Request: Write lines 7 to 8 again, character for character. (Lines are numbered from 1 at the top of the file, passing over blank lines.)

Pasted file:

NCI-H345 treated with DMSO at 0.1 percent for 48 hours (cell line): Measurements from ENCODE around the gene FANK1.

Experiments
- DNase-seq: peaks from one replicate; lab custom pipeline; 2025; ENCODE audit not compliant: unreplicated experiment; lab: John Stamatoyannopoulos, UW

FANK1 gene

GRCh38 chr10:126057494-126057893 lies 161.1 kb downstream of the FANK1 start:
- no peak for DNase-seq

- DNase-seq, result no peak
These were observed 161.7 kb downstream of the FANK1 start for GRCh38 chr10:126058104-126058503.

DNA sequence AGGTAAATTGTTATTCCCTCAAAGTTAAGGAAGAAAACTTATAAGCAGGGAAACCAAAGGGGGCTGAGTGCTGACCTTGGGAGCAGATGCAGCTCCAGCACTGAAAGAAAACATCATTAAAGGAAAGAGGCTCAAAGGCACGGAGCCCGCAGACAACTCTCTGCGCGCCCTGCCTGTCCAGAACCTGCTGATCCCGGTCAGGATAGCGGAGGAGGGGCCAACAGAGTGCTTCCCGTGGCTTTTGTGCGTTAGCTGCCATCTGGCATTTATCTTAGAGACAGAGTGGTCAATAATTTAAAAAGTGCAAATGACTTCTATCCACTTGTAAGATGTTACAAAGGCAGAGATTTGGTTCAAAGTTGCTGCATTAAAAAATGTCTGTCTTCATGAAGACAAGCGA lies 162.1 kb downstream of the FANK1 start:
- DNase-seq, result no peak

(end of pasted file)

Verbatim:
- DNase-seq, result no peak
These were observed 161.7 kb downstream of the FANK1 start for GRCh38 chr10:126058104-126058503.